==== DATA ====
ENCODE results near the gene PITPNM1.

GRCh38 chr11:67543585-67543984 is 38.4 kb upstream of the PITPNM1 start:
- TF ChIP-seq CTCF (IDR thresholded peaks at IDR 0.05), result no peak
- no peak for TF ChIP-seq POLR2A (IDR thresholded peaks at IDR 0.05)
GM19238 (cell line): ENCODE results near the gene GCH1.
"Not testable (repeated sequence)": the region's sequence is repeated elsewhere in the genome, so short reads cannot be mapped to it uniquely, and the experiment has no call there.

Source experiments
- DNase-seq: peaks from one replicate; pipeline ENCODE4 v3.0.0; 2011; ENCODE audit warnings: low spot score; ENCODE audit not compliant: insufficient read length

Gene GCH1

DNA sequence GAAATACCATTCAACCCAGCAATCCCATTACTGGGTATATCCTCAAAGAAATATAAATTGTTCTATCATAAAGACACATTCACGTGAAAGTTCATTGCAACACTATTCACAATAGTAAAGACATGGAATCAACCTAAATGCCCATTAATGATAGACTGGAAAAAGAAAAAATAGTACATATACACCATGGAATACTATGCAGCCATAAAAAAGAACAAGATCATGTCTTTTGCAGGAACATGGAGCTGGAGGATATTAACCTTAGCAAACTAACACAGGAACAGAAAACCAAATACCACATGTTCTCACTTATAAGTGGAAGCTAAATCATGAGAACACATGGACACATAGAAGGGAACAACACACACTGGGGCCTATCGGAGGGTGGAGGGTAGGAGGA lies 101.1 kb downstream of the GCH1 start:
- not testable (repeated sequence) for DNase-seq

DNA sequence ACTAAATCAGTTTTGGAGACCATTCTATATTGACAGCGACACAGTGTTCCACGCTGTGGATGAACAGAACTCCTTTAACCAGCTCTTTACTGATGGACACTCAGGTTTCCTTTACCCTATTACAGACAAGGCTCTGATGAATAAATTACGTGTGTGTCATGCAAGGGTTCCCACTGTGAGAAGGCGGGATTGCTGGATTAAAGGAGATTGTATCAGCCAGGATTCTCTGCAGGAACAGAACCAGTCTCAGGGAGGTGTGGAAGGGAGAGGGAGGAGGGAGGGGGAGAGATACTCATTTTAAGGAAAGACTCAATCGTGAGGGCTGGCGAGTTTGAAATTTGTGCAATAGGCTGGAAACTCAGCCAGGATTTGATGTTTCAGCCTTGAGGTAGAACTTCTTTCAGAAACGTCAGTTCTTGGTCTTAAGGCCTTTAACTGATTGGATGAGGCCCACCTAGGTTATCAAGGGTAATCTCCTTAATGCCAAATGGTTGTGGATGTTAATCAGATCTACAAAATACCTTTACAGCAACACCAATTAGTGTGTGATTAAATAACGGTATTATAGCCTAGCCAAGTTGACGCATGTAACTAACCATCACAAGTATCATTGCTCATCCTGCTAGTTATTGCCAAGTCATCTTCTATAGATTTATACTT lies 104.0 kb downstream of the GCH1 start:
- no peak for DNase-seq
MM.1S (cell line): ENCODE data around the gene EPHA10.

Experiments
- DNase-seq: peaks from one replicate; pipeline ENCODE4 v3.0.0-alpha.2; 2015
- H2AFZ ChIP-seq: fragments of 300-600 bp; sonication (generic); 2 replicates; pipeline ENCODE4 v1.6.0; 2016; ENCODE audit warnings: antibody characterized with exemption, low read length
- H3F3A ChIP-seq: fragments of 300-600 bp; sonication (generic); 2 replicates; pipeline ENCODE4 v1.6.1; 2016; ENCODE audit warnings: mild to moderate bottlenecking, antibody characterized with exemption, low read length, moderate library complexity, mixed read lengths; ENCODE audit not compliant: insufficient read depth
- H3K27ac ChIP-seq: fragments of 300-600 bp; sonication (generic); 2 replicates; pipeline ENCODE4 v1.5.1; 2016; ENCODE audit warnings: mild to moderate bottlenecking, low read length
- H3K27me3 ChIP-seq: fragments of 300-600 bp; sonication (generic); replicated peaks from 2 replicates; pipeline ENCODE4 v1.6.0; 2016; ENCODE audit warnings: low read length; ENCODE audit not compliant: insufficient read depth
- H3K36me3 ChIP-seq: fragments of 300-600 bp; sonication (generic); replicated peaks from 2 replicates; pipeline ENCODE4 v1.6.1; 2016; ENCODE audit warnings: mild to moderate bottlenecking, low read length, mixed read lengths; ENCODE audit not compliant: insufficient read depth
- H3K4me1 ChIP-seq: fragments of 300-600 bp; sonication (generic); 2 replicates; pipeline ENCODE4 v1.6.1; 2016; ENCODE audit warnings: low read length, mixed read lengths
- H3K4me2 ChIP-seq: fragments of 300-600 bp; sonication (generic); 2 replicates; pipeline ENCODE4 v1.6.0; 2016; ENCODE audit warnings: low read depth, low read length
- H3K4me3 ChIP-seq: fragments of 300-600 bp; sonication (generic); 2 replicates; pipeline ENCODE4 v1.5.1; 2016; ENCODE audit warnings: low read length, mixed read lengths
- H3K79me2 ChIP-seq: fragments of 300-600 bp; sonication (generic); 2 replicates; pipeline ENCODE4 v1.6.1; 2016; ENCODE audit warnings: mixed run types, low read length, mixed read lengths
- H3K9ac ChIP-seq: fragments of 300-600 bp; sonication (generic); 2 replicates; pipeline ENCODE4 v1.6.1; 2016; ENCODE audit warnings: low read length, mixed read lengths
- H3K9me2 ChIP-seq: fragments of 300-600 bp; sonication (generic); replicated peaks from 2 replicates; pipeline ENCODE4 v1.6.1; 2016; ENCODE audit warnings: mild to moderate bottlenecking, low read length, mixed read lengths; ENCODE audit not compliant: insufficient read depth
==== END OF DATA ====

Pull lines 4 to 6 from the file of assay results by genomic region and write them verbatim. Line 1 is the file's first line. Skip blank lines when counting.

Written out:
- no peak for TF ChIP-seq POLR2A (IDR thresholded peaks at IDR 0.05)
GM19238 (cell line): ENCODE results near the gene GCH1.
"Not testable (repeated sequence)": the region's sequence is repeated elsewhere in the genome, so short reads cannot be mapped to it uniquely, and the experiment has no call there.